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Snapper Lite        
                                             By: Captain Joe Cacaro

After a forty minute boat ride we had our 28' Whitewater anchored and the chum was hitting the water.  Within 30 minutes the chum slick was alive with Mangrove, Yellowtail and Lane Snapper.  We proceeded to hammer a variety of Snapper species using several light tackle methods.  We simply worked the chum slick from front to back and top to bottom with live bait, cut bait and jigs.

This scenario usually plays out in the Winter along the Southwest coast of Florida when predators such as Shark, Barracuda and Jewfish are not present.  The Snapper are free to feed throughout the water column.

We usually begin by probing the bottom with 12# spinning gear.  Rigging starts with 3' of fluorocarbon leader in the 20-40# range.  We always start with the lighter leader and only move up in leader size if my customers are experiencing too many cutoffs.  Most quality offset hooks in the 1/0 size work well.  However, we have found the Mustad 92671 offset works the best.  These hooks are lightweight, strong and relatively thin, allowing easy penetration with minimal pressure.  We bait the rigs with cut Spanish Sardines, Threadfin Herring, Squid, Shrimp and any small live bait.  In order to detect the subtle strike of a large Snapper, keep the line tight and use as light a sinker as possible.  Whenever bottom fishing always try to drop 30' of anchor line every 40 minutes or so.  This way you can continue to fish different areas of your chum.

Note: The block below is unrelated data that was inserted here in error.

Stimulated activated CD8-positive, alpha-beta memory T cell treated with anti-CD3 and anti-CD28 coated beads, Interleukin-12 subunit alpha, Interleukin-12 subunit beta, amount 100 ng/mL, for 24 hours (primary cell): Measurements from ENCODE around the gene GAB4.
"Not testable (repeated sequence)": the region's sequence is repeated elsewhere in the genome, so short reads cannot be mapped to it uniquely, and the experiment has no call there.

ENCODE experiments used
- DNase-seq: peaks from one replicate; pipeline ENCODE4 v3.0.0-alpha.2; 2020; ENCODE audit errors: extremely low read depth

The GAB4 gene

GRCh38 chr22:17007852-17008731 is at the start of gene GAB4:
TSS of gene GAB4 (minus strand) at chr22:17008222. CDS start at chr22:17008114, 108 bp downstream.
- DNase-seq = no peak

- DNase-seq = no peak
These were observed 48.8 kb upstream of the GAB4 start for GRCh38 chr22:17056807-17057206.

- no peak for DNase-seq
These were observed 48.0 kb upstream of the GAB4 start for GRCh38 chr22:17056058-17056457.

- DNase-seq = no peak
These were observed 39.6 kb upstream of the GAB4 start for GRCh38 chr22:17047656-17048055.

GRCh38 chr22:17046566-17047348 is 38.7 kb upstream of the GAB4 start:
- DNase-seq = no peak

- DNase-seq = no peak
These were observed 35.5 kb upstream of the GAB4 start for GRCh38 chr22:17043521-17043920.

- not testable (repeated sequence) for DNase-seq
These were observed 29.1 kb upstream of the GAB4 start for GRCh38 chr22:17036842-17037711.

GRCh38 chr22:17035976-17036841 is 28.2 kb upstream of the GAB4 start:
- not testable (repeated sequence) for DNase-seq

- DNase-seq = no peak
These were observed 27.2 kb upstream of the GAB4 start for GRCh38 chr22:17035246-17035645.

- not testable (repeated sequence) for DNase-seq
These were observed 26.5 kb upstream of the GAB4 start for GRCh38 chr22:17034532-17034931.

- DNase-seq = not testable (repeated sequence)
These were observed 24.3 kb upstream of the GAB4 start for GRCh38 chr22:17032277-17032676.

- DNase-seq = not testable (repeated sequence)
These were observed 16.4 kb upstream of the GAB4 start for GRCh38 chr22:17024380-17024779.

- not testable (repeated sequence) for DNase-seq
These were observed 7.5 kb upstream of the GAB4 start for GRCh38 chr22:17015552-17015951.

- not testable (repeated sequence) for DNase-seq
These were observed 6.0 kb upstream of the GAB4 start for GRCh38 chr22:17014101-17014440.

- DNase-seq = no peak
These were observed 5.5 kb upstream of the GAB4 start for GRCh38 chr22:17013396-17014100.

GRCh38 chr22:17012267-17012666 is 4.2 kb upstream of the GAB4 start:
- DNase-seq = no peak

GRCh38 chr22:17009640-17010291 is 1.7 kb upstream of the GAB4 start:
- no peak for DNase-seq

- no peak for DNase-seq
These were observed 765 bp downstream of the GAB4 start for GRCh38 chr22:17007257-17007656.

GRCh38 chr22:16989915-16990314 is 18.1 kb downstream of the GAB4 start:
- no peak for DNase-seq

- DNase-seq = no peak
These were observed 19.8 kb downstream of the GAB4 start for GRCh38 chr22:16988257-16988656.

There are couple of great ways to work your chum slick.  One is free lining Shrimp or small cut bait with no weight back into the slick.  As the bait flows back with the chum it will eventually reach the depth where the fish are feeding.  Free lining is best done with 10-12# spinning tackle and the same 1/0 Mustad 92671 tied directly to the lines.  Sometimes we will use a 20# fluorocarbon leader attached to a double line using a spider hitch.  This method is great for catching Yellowtail and Mutton Snapper as well as jumbo Mangroves day or night.  Kingfish and Bonito can be a nuisance or tons of fun depending on the angler.

My single favorite way to fish for "man-sized" snapper on light tackle is with a Hank Brown's Hookup Jig in pink or chartreuse.  We use 1/4-5/8th oz. sizes depending on the strength of the current.  Simply pin a whole live Shrimp on through the base of the tail and you are ready.  Casting this setup further back into the chum often results in strikes from the larger, more wary Snapper that tend to hang further back and deeper in the chum slick.  When jigging vertically, we prefer a 5/8th oz. Pompano jig.  It sinks fast and boasts a small, strong hook.

By now you have figured out that chumming heavily makes a HUGE difference.  We begin with frozen blocks of Menhaden chum.  You must supplement the chum slick with what you are using for bait.  Dead Shrimp make the best Snapper chum and can be obtained from local bait shops when the clean the tanks.  Remember, when it comes to Snapper chum, "the deader the better."  Mixing a couple blocks of frozen glass minnows makes for an excellent flashy visual to help draw big snapper off the bottom.

Bottom line:  Use light lines, leader, weights and small hooks for jumbo Snapper.  Hopefully some UNREEL tips will help you catch more and bigger fish.


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